Before Bagan we went on a small excursion to Hpa An and Bago. They are in the Karen State. Myanmar is broken up in the most complicated way. There are seven “divisions” which have a primarily Burmese population and seven “states” which are named after the largest ethnic minority that live there. For the last 60 years there has been one sort of conflict or another between the various ethnic groups and the military government which makes it the longest running civil war in history. Honestly, a pretty depressing distinction to have.
None of this of course was apparent as we drove around. It is the mist full on jungle of anywhere that I have ever travelled. It is just barely held back. The jungle feels like this hungry beast that wants to devour anything manmade. It would take about three days for the jungle to reclaim the cities of Hpa An and Bago.
The jungle feels like this hungry beast that wants to devour anything manmade.
What we primarily did today was visit caves. There are a bunch. They aren’t empty of course. In Myanmar a cave is just an excuse to fill something with many many statues of Buddha. Most of them were a bit of a climb. Am I alone in climbing up hundreds uneven stairs in 95 degree heat and 100% ranking somewhat after a root canal in things that I enjoy doing. But the view after the climb was usually worth it.
I also discovered that spelunking is not going to weigh heavily in my future. As you venture farther back into Saddar Cave, in particular, the temperature climbs, the light diminishes, and the oxygen depletes. The air became still and I had to hold myself back from having a panic attack. The second cave was open to the air. Almost like a really large natural covered porch and was easier to deal with.
The air became still and I had to hold myself back from having a panic attack.
Bago is the ancient capital of the Mon Dynasty. Of course, as I have a had a western education I know nothing about the Mon Dynasty. Which means that there is a palace. Not an ancient palace so much as a reconstruction. Actually, we aren’t even sure where exactly the original palace was built or how it looked. What you actually see is more for demonstration purposes. The ancient teak pillars are actually more interesting.
One of the most frustrating things about traveling in Myanmar is the government’s (and perhaps the local’s, I am not sure) view on reconstruction vs. restoration. Scientists, archeologists, and museums in most of the world want to restore ruins and artifacts as much as possible. The authenticity of the object is what holds the value rather than it being in pristine shape. A two-thousand-year old building is going to look like a two-thousand-year old building. It just isn’t going to collapse and has been put back together as much as possible. In Myanmar there is less value placed on the authentic and more value placed on how something looks. Therefore, reconstruction. That is, rebuilding the structure with new materials often with little or no idea what the original structure actually looked like. Which is why 900-year-old buildings in Myanmar look as if they were built in the seventies. Essentially they were.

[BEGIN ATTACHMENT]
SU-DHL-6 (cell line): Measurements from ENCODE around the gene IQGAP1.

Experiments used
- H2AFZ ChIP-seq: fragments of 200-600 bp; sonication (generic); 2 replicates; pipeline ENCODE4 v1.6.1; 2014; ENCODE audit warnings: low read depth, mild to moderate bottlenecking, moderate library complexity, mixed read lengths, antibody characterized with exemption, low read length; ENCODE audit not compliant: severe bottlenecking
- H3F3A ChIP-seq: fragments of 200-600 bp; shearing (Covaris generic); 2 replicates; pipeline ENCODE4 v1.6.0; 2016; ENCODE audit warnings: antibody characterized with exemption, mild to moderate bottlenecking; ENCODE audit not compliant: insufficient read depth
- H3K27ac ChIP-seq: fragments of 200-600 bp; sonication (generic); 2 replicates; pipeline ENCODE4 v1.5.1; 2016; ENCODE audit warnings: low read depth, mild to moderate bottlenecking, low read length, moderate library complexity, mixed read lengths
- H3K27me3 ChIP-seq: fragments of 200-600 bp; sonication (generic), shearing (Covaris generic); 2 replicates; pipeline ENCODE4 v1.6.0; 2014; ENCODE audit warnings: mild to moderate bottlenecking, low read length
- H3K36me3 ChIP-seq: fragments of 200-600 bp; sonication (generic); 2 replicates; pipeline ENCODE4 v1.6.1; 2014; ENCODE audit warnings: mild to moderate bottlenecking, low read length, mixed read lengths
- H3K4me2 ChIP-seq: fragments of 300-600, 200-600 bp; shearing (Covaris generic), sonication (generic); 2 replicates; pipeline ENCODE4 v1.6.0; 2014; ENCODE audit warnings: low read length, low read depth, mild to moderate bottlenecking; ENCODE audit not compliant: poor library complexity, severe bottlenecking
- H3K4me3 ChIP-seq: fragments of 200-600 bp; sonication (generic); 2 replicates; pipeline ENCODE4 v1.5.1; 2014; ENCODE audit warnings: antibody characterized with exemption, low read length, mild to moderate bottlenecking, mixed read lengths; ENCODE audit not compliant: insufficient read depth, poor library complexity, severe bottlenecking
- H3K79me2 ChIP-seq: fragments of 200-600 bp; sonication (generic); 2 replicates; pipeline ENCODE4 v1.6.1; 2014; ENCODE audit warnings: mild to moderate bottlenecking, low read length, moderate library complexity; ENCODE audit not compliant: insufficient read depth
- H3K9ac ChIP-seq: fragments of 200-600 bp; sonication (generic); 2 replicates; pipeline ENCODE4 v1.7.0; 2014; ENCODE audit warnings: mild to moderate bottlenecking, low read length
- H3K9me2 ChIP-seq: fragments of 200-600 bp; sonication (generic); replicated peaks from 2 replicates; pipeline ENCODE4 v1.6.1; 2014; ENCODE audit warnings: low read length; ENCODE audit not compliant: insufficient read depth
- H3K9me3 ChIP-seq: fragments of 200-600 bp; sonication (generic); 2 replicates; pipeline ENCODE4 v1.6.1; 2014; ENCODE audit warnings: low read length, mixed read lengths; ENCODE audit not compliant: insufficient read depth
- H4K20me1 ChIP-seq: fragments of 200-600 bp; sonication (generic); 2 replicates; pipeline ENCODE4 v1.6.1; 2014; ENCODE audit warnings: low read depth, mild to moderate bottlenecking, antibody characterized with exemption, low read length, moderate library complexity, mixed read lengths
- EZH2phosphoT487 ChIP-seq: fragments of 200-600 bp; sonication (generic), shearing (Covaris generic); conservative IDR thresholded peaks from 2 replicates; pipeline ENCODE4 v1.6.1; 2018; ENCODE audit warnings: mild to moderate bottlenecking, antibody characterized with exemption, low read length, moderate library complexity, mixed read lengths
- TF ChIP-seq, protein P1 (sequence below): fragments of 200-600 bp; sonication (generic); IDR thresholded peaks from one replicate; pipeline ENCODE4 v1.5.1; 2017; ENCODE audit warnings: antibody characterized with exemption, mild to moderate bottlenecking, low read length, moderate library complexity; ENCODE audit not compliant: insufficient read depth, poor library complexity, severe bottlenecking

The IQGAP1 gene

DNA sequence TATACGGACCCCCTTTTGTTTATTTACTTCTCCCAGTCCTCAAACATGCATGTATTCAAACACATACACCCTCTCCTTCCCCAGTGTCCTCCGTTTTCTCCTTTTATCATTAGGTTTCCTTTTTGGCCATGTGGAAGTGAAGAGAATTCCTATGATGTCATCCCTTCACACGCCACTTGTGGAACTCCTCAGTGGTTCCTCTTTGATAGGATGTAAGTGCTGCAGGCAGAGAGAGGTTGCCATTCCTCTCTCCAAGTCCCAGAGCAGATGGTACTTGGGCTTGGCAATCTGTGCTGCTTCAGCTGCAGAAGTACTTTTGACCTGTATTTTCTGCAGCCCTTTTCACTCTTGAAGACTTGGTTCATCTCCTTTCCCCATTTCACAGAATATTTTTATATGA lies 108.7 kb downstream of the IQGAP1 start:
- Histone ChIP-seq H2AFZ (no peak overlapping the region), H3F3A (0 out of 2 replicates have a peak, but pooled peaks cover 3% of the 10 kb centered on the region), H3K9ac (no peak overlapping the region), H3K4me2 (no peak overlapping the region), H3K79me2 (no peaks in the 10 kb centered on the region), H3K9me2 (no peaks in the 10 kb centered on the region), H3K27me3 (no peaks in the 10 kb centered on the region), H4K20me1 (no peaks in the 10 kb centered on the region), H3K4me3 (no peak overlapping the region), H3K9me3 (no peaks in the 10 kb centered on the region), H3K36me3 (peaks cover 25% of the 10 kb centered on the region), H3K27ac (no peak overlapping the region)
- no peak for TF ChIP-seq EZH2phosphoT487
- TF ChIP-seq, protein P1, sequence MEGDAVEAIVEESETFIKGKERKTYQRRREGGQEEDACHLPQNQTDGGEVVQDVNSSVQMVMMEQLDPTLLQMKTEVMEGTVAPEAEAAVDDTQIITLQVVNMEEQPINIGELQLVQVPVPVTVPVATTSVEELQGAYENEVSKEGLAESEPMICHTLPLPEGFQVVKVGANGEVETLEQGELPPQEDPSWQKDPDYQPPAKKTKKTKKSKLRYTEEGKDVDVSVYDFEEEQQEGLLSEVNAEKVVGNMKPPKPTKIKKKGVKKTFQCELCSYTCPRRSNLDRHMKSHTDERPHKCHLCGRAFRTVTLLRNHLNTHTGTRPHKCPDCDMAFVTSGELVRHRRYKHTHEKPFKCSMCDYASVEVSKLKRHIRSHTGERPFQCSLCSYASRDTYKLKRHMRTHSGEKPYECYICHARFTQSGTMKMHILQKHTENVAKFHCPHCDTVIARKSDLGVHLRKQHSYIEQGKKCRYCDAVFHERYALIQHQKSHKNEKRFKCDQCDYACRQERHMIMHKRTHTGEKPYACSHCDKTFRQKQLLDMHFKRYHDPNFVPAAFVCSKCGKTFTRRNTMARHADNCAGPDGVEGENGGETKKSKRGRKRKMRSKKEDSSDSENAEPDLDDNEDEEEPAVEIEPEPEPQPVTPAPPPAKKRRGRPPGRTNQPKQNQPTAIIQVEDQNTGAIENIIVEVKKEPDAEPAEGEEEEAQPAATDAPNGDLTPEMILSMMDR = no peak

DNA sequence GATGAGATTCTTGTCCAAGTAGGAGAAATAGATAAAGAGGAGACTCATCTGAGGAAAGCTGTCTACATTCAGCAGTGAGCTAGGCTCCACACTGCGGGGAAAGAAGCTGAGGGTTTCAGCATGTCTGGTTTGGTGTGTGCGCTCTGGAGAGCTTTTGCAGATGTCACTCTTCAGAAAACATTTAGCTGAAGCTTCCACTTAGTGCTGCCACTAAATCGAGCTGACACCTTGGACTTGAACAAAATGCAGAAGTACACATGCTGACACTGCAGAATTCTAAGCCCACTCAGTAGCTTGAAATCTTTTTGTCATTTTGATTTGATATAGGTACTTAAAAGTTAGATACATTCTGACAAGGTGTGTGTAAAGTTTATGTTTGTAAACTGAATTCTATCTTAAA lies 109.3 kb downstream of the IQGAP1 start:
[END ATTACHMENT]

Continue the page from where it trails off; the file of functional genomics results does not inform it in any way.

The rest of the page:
Then there was the usual parade of Pagodas. Aside from “hello”, “please”, “thank you”, and “goodbye” the only word of Burmese that I managed to pick up was “Shew”. Gold. The Shwemawdaw Pagoda is technically the tallest pagoda in Myanmar. It doesn’t have the drama of the Shwedagon Pagoda in Yangon and so it is easy to overlook the fact that it towers over it (if they were next to one another, that is) by more than fifty feet. There are some worshippers but nothing like we have been seeing seen.
After while the pagoda’s sort of run together.
After while the pagoda’s sort of run together. This sometimes happened in Europe when you go into six or seven churches in one day and then forever after cannot figure out which parts that you remember belong to which church. For example, the Kyaik Pun Pagoda, which is dominated by four gigantic outdoor seated Buddhas. I liked that the clothing, makeup, hand gestures, and faces of each one was different while really blending into one whole stature. I can remember that but am unsure if it is at the top of a hill with a ton of steps or right off the driveway.
Any bare hill or mountain is seen as a lost opportunity and almost all of them seem to have a monastery or pagoda on the summit. Case in point is the Kyauk Kalat Pagoda perched on top of crazily shaped island in the middle of a lake. You can get up to the middle section but the very top is only accessible through frighteningly fragile ladders and has been abandoned. We climbed as high up as we could as could and relaxed as we watched the sun set.
What was particularly cool about this part of the trip was that we were the only tourists at every single site. Which is crazy! There were some Burmese taking a pilgrimage but we were it as far as foreign tourists go.